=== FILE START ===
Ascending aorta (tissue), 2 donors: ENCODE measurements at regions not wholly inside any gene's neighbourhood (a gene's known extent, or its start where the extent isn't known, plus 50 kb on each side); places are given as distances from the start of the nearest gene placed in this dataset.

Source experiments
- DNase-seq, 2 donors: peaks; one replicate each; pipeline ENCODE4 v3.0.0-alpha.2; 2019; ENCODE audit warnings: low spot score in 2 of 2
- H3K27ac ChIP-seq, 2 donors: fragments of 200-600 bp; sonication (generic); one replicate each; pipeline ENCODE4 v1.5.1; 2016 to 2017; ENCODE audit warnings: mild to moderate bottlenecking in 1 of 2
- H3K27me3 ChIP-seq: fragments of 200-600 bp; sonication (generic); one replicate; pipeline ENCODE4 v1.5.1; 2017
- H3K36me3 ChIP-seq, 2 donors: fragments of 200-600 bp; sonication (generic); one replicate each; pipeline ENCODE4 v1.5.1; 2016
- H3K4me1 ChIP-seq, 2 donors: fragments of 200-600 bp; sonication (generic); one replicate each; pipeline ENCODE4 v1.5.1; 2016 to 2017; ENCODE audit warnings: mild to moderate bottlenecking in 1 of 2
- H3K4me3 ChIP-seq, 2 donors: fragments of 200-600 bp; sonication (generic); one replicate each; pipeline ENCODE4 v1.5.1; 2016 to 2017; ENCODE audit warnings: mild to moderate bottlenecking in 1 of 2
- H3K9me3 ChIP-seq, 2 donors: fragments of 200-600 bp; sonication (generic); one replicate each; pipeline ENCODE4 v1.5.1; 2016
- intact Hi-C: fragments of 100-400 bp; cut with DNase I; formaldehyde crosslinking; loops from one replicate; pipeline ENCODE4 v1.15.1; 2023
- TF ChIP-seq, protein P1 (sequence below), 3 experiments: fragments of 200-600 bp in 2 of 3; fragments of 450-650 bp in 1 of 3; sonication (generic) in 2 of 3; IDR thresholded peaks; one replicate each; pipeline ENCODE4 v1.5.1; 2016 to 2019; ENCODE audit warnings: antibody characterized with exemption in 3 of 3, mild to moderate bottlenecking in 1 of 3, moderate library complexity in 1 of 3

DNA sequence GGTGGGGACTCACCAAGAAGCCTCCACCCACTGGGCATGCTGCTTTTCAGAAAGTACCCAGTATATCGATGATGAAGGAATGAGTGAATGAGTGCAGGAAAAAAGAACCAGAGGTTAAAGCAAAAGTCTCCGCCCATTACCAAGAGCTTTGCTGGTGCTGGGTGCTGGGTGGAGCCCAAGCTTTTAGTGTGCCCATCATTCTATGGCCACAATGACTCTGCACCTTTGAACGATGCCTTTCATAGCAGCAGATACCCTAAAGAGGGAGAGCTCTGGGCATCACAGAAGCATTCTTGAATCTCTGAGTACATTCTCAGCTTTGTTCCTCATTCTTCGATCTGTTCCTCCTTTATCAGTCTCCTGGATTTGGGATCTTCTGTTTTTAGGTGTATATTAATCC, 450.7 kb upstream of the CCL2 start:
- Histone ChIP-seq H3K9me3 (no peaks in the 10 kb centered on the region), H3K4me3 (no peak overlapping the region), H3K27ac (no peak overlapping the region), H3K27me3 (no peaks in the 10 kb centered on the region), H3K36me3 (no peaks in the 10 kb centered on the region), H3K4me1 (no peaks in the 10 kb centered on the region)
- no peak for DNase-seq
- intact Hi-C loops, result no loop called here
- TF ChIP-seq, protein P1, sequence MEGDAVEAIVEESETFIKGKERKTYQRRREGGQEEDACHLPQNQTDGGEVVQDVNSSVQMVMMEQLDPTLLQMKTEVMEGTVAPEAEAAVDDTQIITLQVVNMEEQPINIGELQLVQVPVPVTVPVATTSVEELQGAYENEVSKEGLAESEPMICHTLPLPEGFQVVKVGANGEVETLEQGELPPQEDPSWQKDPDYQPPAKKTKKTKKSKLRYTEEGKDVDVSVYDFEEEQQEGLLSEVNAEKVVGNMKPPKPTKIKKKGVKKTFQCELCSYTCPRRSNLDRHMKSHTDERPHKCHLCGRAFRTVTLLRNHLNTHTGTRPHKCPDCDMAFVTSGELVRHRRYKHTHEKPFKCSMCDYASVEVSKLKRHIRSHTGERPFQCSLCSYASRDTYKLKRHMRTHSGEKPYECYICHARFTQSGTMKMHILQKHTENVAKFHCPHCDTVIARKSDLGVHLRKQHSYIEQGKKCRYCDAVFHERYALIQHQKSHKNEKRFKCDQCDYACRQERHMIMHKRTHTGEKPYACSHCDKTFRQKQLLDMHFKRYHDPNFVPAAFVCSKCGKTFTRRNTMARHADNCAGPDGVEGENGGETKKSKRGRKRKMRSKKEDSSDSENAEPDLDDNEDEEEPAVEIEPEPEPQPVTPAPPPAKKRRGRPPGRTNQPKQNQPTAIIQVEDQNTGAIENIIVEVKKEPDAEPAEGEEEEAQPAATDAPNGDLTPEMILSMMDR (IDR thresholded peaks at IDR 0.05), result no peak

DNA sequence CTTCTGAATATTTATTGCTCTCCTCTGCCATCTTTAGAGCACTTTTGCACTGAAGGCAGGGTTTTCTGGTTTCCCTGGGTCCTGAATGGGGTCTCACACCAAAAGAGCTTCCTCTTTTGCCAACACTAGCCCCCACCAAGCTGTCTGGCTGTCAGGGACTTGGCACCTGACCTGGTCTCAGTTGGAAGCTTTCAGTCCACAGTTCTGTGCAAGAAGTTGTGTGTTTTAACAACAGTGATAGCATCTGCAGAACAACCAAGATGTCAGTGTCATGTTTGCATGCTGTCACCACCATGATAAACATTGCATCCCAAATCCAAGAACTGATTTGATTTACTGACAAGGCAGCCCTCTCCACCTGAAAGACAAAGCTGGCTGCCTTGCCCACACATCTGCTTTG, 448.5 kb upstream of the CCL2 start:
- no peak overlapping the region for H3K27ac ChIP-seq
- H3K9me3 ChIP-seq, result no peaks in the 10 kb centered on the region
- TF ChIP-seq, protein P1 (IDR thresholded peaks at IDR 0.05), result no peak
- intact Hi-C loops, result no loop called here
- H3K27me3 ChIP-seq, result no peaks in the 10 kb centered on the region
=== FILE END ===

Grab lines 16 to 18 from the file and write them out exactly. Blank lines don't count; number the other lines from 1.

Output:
- TF ChIP-seq, protein P1, sequence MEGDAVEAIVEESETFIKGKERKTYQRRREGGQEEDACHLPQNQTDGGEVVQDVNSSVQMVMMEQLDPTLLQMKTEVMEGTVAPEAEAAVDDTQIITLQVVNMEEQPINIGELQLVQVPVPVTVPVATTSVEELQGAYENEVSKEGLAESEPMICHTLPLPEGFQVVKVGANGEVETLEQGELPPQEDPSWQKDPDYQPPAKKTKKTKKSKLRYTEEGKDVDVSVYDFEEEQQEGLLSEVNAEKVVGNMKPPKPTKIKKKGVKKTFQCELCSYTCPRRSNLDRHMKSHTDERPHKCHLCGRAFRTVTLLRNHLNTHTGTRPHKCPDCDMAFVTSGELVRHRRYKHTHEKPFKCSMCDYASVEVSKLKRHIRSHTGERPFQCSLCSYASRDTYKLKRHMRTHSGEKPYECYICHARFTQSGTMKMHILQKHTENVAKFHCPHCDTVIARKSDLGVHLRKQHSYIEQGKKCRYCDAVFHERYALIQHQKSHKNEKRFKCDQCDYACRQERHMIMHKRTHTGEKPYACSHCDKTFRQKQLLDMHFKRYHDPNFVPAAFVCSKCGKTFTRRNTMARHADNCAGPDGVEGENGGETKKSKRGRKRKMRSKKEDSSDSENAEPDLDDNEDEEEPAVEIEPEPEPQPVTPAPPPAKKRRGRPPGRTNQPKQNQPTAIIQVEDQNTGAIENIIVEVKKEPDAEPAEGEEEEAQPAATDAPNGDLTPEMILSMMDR (IDR thresholded peaks at IDR 0.05), result no peak

DNA sequence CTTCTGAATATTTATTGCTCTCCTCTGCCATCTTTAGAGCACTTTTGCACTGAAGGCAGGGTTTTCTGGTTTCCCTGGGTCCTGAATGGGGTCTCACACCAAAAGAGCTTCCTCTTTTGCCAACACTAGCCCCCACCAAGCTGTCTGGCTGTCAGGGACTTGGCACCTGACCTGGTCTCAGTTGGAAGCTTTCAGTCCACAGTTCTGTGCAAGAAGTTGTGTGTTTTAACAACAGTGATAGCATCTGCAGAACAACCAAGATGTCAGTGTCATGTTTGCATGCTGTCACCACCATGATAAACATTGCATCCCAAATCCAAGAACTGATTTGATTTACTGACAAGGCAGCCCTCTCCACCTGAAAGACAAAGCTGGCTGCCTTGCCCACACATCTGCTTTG, 448.5 kb upstream of the CCL2 start:
- no peak overlapping the region for H3K27ac ChIP-seq